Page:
11. talerman

    talerman Well-Known Member

    AUSTRIA-HUNGARY Bohemia Emperor Rudolf II Reichstaler 1584 Budweis mint

    Austria-Hungary Rudolf II Taler 1584 Budweis LD obv 785.jpg Austria-Hungary Rudolf II Taler 1584 Budweis LD rev 790.jpg
  12. jgenn

    jgenn World Crown Collector

    Here's my silver rider, a core component of my world crown collection.

  13. JLKVD

    JLKVD Active Member

  14. KSorbo

    KSorbo Well-Known Member

    I pulled the trigger on this Hogmouth a couple days ago. It is my fourth pre-1700 Thaler sized coin, following my Saxony 3 Brothers Thaler, Dutch Lion Dollar and Archduke Ferdinand Hapsburg Thaler. I find these coins quite addictive, but it seems they are becoming a more expensive hobby as of late.

    It is my understanding that this Hogmouth, being from the Kremnitz mint in Hungary, is scarcer than the Austrian ones. Perhaps someone could weigh in on this. I found the history behind the “Hapsburg jaw” (aka Hogmouth) facial deformity quite interesting. Definitely a good reason why people shouldn’t marry their cousins.

    F9BB4FB1-E999-4B7E-BFAE-430CD9A4DBCF.jpeg 665A3606-921E-4F34-BA20-4A44A9C8C512.jpeg 73BF910F-6961-4C5E-8D87-A84DB3B4900F.jpeg
    MIGuy, talerman, Seattlite86 and 4 others like this.
  15. talerman

    talerman Well-Known Member

    Nice coin but Kremnitz issues are quite common. According to Krause World Coins 1601-1700 445000 of these Talers were struck just in 1695. Now, if you could find a Pressburg (in Hungarian Pozsony, in Slovak Presporok, today, Bratislava, the capital of Slovakia) issue, that would be something else.
    KSorbo likes this.
  16. BasSWarwick

    BasSWarwick Well-Known Member

    May I offer up a New Zealand

    1 Crown - George VI (Royal Visit) 1949
    Circulating commemorative coin: Proposed Royal Tour, 1949
    Silver (.500) • 28.28 g • ⌀ 38.61 mm
    KM# 22
    200,020 minted
    NZ Crown 1949 Obv.jpg NZ Crown 1949 rev.jpg
    Orange marks are on the holder
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  17. KSorbo

    KSorbo Well-Known Member

    It’s still a lot more interesting of a coin than a Morgan dollar with similar mintage…

    What is the overall survival rate of thalers from this period? Was there ever a time when large quantities were melted? Since not many of them are heavily worn it appears that they didn’t circulate that much, but I would expect that given what a large amount of money that would have been for the average person during the 1600’s. I’m just curious where the original mintages ended up over the centuries.
  18. expat

    expat Remember you are unique, just like everyone else Supporter

    Saxony Conventionsthaler 1763.
    Only year of issue, no idea of mintage figures
    Issuer Electorate of Saxony (Albertinian Line) (German states)
    Prince elector Frederick Christian (1763)
    Type Standard circulation coin
    Year 1763
    Value 4/3 Saxon thaler = 1 Conventionsthaler = 1/10 Cologne Mark (4/3)
    Currency Thaler (1493-1805)
    Composition Silver (.833)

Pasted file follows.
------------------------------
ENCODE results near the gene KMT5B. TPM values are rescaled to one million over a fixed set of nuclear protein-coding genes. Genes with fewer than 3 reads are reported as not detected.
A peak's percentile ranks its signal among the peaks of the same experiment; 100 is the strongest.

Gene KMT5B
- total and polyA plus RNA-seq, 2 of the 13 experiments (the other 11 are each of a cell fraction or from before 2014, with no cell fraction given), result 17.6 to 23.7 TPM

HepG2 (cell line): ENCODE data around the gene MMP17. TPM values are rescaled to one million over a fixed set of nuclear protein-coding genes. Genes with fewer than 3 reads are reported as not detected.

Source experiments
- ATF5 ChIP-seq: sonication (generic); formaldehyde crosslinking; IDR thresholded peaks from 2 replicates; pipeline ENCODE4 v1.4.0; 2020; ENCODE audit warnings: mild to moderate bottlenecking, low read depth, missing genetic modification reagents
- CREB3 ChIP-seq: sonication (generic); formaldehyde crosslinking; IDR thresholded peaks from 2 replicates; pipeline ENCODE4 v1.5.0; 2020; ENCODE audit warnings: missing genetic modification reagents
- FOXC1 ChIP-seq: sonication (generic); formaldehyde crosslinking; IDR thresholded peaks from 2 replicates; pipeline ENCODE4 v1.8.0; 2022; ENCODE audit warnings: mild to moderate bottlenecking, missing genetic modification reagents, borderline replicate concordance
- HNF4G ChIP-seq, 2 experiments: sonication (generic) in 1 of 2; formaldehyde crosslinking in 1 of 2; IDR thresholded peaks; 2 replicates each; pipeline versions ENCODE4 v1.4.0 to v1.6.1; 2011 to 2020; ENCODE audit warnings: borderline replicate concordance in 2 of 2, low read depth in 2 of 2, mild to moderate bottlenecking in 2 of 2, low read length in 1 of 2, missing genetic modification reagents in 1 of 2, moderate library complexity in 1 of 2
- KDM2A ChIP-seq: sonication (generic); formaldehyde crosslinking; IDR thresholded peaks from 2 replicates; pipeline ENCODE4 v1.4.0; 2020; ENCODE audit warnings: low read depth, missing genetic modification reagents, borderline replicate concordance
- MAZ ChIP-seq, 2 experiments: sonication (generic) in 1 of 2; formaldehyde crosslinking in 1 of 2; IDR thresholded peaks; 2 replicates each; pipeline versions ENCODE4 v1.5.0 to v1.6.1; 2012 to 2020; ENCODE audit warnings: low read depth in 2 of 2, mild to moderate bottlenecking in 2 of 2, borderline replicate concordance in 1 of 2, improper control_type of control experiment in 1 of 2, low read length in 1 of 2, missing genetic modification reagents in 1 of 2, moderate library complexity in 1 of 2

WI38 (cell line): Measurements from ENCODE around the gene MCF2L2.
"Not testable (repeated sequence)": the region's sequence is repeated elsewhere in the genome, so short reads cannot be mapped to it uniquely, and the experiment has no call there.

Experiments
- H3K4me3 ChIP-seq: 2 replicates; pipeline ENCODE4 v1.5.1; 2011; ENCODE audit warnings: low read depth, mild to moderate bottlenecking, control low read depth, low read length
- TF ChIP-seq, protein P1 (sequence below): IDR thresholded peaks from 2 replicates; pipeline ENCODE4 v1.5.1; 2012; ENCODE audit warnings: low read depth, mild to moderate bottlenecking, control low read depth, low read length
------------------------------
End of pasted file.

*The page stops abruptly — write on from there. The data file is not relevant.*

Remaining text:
Weight 28.8 g
    Diameter 43 mm
    Shape Round
    Orientation Medal alignment ↑↑
    Demonetized Yes
    Number N# 32813
    References KM# 962, Dav GT II# 2677, Schnee# 1052, Buck# 14
    20211128_101052 (2).jpg 20211128_101118 (2).jpg
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  19. talerman

    talerman Well-Known Member

    I have not seen any data on this but in any case so many different Talers were struck it would be impossible to generalise. Davenport lists 1904 different German secular Talers struck in the 1600s plus 994 struck by cities and ecclesiastical rulers. He also lists 2000 Talers and similar crown-sized coins issued in the rest of Europe in the 17th century. They range from presentation pieces struck in minute quantities (normally in very good condition if you find one) to large mintages of coins for circulation struck by major states. Although the average person rarely saw a Taler, they were needed for trade and government (especially military) expenditure. Some did indeed get melted and were used to strike new coins. Austria-Hungary, one of the great powers at the time, struck very large numbers of Talers for use in its extensive territories and most are still quite common in a variety of grades.
    BasSWarwick, Mr. Flute and KSorbo like this.
  20. talerman

    talerman Well-Known Member

    Germany Bishopric of RATZEBURG Christoph of Mecklenburg Taler (32 Schilling) 1581

    Christoph, 6th son of Albrecht VII, Duke of Mecklenburg, was born in 1537. He became Administrator of the Bishopric of Ratzeburg (1554-92) at the age of 17 and and co-adjutor of the Archbishopric of Riga ((1555-69) at the age of 18. Jobs for the boys !

    Happy Christmas to all and best numismatic wishes for 2022 !

    Ratzeburg Bishopric Christoph v Meck Taler 1581 obv 914.jpg Ratzeburg Bishopric Christoph v Meck Taler 1581 rev 915.jpg
    Seated J, Chris B, longshot and 5 others like this.
  21. Guilder Pincher

    Guilder Pincher Well-Known Member

    I'll share one I bought this year. Dutch Republic, Utrecht province, 3 gulden 1794. There's some nice toning and contrast on this coin that pops when the light hits it just right.
    DSC_3312_00001_copy_1357x1357.jpg DSC_3317_00001_copy_1357x1357.jpg